Future advancements in technologies are coming at an unprecedented pace, with major disruption taking place across numerous industries like never before. While commercial real estate can sometimes be slow to adopt, there is no doubt that this advancement in technology has the potential to facilitate significant change in how we build, invest, operate, and transact our buildings. Please join James Scott, research scientist, lecturer, and Director of the MIT CRE Real Estate Transformation Lab, who will present on how advancements in Artificial Intelligence, robotics, and Automation are driving the next wave of innovation across the commercial real estate industry. If you want to see the next frontier, attend this session and bring back cutting-edge insights for your team, company, and clients.
James Scott, Research Scientist, lecturer and Director of the Real Estate Transformation Lab at MIT’s Center for Real Estate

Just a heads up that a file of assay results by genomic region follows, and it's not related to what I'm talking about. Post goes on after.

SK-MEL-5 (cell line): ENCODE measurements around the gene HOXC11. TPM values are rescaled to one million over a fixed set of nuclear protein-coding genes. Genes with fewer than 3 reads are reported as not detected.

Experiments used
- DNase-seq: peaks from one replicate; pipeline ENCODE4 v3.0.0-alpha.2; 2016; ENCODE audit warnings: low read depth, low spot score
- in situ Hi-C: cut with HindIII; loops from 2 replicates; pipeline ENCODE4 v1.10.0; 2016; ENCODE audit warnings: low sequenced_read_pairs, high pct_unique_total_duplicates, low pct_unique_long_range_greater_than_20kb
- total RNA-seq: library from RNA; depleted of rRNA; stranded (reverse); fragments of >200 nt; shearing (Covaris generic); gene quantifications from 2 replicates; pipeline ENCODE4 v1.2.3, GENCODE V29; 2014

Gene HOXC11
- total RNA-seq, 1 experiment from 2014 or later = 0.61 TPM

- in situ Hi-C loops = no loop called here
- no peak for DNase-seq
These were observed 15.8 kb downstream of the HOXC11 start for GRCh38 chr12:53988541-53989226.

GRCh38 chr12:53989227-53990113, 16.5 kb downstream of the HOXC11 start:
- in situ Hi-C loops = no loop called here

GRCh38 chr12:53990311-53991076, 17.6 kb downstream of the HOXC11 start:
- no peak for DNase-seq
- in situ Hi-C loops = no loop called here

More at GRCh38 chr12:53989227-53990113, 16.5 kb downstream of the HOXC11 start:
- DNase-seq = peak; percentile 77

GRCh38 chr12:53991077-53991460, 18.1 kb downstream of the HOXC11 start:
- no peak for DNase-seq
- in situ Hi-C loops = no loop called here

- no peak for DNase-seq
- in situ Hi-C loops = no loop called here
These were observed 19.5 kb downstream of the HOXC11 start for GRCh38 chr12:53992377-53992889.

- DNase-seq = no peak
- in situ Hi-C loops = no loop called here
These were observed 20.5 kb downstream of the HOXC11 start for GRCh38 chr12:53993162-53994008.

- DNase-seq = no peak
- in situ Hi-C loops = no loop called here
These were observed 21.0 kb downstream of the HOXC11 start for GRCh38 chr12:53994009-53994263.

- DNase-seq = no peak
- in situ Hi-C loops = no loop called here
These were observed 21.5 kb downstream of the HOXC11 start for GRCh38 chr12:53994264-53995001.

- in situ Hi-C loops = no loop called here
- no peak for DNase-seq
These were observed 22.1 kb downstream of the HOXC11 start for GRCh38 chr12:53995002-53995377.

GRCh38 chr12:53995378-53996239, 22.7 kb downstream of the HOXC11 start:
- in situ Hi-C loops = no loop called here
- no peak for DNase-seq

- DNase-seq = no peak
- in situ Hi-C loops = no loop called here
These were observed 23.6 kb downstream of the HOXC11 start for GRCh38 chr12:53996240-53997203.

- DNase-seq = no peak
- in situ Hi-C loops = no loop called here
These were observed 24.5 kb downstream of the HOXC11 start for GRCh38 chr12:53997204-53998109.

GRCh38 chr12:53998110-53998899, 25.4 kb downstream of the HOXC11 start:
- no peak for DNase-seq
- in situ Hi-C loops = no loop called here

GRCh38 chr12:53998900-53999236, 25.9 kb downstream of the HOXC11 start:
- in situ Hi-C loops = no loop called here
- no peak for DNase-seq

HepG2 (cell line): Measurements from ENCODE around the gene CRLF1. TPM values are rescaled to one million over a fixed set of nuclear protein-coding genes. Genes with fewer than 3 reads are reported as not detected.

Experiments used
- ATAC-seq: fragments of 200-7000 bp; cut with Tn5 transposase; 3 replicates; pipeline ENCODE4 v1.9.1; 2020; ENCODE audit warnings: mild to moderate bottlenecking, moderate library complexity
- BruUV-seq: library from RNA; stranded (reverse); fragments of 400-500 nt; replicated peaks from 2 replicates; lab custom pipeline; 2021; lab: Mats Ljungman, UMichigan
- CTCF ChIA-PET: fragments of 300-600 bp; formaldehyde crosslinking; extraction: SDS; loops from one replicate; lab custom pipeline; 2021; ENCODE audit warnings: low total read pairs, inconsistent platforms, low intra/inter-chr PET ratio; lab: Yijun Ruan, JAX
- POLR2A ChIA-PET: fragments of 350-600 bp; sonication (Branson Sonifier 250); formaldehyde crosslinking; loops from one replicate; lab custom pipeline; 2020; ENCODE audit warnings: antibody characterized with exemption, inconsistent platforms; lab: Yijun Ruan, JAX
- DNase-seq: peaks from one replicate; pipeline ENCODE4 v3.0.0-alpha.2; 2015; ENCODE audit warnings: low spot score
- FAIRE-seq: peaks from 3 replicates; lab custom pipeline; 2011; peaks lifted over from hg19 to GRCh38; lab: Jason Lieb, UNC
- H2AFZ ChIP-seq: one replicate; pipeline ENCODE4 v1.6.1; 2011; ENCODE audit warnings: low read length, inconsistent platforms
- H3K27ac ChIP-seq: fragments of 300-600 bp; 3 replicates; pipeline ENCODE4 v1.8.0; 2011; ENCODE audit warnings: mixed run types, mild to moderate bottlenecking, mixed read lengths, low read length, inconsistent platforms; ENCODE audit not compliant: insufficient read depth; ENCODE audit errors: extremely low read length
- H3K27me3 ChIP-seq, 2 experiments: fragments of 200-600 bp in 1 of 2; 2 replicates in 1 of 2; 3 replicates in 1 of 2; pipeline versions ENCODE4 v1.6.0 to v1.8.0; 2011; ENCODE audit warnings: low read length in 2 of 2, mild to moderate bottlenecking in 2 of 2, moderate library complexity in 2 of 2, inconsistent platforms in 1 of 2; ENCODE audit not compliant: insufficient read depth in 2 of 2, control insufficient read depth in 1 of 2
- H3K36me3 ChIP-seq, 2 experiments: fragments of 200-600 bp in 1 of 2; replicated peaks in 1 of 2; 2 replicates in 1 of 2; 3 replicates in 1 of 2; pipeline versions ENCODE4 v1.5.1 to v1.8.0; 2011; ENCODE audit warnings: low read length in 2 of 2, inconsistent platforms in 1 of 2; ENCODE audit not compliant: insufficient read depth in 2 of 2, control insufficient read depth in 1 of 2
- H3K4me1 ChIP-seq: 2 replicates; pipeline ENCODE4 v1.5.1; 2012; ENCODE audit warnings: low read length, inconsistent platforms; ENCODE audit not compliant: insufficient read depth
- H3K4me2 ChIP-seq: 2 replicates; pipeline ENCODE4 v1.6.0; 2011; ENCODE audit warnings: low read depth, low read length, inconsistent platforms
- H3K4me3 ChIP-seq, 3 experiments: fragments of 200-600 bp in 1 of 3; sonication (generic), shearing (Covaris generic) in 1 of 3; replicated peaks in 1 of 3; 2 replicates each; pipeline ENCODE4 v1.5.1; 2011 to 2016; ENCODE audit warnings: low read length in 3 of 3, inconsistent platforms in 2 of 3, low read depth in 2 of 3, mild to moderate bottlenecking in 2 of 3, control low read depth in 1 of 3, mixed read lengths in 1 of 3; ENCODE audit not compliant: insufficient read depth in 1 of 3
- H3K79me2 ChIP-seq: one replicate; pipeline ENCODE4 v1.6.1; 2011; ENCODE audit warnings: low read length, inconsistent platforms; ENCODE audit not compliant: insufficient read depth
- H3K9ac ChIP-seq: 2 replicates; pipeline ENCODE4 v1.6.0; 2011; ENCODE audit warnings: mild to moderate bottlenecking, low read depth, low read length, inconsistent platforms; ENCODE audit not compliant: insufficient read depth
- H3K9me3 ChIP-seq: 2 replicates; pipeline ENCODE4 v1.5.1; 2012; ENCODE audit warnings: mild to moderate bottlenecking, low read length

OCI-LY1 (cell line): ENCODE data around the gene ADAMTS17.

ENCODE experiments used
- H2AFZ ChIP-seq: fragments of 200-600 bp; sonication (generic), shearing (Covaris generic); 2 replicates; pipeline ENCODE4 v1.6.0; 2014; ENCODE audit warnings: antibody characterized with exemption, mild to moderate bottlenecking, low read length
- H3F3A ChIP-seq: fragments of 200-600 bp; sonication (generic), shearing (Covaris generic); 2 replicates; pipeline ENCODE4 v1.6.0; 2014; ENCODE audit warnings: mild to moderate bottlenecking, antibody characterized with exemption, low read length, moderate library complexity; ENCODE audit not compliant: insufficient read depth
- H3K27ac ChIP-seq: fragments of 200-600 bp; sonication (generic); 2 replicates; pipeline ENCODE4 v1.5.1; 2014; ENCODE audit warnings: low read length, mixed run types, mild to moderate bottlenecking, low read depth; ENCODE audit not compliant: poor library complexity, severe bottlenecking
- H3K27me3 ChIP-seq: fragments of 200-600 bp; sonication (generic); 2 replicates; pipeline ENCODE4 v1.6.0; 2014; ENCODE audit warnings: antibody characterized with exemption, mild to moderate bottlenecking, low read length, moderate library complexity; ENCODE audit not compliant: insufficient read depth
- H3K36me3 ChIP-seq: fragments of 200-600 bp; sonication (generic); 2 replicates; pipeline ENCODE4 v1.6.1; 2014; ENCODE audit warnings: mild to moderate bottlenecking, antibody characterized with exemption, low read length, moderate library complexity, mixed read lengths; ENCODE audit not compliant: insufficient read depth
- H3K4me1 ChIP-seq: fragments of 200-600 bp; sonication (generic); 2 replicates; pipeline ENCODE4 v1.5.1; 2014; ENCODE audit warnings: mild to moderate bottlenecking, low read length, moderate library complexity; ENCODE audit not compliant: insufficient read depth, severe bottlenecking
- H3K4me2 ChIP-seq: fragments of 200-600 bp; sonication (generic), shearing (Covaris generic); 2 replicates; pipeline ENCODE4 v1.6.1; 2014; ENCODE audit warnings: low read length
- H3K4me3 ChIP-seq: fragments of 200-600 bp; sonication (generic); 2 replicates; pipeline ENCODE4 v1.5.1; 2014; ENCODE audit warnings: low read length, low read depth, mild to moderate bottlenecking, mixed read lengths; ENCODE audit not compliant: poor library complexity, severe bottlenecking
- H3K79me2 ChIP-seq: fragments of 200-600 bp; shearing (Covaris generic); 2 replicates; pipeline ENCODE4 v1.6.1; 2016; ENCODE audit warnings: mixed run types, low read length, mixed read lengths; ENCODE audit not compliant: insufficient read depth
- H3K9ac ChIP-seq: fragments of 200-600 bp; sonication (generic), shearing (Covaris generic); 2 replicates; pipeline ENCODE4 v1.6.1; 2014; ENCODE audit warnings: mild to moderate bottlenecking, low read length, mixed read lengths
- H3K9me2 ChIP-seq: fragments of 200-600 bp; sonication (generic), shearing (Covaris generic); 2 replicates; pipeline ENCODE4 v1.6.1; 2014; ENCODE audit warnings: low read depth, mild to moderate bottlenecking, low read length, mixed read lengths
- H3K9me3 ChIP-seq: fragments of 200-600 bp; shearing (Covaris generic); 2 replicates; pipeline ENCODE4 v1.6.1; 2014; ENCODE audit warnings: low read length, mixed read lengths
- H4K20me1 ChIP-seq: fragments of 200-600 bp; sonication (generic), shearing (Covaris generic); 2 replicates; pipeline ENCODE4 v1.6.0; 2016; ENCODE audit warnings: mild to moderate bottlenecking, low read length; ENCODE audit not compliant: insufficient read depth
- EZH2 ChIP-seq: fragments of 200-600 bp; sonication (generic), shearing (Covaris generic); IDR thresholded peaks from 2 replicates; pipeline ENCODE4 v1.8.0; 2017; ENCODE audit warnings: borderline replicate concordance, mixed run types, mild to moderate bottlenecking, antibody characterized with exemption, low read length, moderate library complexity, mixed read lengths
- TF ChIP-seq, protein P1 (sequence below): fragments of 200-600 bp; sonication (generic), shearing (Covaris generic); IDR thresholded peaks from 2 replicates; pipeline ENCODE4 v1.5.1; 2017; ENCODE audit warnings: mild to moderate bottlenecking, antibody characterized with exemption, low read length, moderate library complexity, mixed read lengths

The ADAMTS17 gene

James Scott is a Research Scientist, lecturer, and Director of the Real Estate Transformation Lab at MIT’s Center for Real Estate, with a primary focus on real estate automation and technology. MIT’s Center for Real Estate has a 37-year history of pioneering research and thought leadership that trains generations of professionals to capitalize on today’s dynamic markets, understand transformative technologies, and facilitate sustainability goals using its insights from around the globe. Among other positions, James is also an Innovator-In-Residence’ for IREM (the Institute of Real Estate Management), where he identifies new technologies that help IREM members operate their buildings more efficiently, improve their properties’ competitive positioning, and better serve clients. James has written numerous industry papers and gives regular presentations globally on automation, ‘Proptech, and the future of innovation in the industry. James combines a background in commercial real estate with a unique understanding of real estate technology to identify the products and processes that will provide the future spaces in which people will want to live and work.